The below command excludes the gap positions identified above from the PCA (note you can also simply run
# Do PCA pc.xray <- pca.xyz(xyz[, gaps.pos$f.inds]) pc.xray
## ## Call: ## pca.xyz(xyz = xyz[, gaps.pos$f.inds]) ## ## Class: ## pca ## ## Number of eigenvalues: ## 915 ## ## Eigenvalue Variance Cumulative ## PC 1 259.521 49.794 49.794 ## PC 2 81.302 15.599 65.393 ## PC 3 40.095 7.693 73.086 ## PC 4 29.701 5.699 78.785 ## PC 5 24.048 4.614 83.399 ## PC 6 19.611 3.763 87.162 ## ## (Obtained from 53 conformers with 915 xyz input values). ## ## + attr: L, U, z, au, sdev, mean, call
Why is the input to function
pca.xyz() given as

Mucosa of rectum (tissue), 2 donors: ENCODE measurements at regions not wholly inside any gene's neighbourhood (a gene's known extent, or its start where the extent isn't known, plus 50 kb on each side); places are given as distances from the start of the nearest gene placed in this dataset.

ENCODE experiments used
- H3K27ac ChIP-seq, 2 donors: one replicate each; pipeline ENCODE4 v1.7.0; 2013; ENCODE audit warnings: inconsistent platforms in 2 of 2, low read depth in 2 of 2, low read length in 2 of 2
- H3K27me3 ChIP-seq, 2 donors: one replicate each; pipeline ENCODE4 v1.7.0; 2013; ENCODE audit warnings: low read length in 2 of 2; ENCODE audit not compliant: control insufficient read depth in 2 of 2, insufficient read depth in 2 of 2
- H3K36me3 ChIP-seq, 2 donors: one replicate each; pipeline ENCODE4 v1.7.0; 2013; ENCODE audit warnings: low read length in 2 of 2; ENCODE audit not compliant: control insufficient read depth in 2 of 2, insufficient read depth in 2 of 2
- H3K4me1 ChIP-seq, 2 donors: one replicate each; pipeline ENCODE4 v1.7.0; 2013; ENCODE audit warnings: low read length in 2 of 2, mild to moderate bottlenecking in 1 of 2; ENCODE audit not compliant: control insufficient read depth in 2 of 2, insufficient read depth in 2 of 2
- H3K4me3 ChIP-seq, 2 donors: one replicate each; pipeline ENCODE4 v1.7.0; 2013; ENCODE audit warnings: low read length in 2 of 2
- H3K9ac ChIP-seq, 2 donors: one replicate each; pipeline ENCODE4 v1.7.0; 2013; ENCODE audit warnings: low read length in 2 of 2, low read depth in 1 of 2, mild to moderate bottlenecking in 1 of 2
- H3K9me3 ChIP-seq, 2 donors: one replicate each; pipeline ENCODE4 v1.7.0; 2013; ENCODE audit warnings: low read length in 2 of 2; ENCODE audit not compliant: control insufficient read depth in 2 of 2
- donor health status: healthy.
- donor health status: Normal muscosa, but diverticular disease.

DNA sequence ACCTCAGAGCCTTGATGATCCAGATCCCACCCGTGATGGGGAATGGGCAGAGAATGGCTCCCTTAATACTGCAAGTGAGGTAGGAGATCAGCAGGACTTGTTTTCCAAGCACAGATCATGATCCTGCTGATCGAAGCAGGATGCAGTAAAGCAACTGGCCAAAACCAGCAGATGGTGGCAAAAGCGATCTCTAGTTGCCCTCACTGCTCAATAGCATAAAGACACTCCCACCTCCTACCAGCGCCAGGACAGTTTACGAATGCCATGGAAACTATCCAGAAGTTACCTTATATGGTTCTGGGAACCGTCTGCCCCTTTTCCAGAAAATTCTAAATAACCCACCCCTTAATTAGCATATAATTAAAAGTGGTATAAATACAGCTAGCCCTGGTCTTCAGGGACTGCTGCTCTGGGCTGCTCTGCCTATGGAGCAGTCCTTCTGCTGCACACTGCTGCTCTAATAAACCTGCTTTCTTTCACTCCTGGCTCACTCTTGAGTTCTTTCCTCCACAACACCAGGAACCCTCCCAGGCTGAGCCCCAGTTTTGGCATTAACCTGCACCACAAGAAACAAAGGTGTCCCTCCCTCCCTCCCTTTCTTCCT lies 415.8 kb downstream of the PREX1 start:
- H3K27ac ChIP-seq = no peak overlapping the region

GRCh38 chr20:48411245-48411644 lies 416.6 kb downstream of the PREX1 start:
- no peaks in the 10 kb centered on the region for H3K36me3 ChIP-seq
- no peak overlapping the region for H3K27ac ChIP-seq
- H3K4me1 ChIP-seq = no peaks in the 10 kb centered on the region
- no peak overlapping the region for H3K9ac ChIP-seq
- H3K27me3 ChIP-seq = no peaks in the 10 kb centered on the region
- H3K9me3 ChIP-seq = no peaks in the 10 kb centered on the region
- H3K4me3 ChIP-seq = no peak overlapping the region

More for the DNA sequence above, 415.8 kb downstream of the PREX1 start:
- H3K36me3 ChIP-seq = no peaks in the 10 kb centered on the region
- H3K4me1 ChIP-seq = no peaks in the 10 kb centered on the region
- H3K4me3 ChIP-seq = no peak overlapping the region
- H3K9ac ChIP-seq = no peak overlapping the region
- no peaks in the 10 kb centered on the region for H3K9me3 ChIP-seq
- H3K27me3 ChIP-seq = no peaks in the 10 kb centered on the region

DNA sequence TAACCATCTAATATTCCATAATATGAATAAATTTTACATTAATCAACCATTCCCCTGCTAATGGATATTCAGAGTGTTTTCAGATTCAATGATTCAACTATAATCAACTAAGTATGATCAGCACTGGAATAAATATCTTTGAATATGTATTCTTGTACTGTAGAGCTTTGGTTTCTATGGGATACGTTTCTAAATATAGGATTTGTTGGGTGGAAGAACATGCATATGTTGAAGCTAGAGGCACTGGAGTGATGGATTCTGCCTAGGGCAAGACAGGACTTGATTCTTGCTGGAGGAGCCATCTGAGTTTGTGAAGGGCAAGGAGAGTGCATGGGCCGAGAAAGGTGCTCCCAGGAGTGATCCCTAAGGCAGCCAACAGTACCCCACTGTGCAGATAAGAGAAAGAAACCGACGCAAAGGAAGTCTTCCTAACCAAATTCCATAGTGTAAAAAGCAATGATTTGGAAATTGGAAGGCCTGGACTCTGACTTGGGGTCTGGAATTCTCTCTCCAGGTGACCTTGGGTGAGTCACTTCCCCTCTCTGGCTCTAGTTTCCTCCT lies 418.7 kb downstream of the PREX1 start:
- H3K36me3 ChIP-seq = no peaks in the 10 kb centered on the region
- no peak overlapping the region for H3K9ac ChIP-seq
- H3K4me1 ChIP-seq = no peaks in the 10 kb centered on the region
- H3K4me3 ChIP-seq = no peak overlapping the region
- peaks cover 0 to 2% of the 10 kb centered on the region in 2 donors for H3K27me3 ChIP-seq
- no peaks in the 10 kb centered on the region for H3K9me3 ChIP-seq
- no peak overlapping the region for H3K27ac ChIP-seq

xyz rather than
Why would you need superposition before using
pca.xyz but not need it for
plot(pc.xray, col=annotation[, "color"])
Setting the option
pc.axes will allow for single plots to also be produced in this way, e.g.:
plot(pc.xray, pc.axes=1:2, col=annotation[, "color"])
One can then use the
identify() function to label and individual points.
# Left-click on a point to label and right-click to end identify(pc.xray$z[,1:2], labels=basename.pdb(pdbs$id))
We can also call
plot.bio3d() to examine the contribution of each residue to the first three principal components with the following commands (Figure 13).
par(mfrow = c(3, 1), cex = 0.75, mar = c(3, 4, 1, 1)) plot.bio3d(pc.xray$au[,1], resno=ref.pdb, sse=ref.pdb, ylab="PC1") plot.bio3d(pc.xray$au[,2], resno=ref.pdb, sse=ref.pdb, ylab="PC2") plot.bio3d(pc.xray$au[,3], resno=ref.pdb, sse=ref.pdb, ylab="PC3")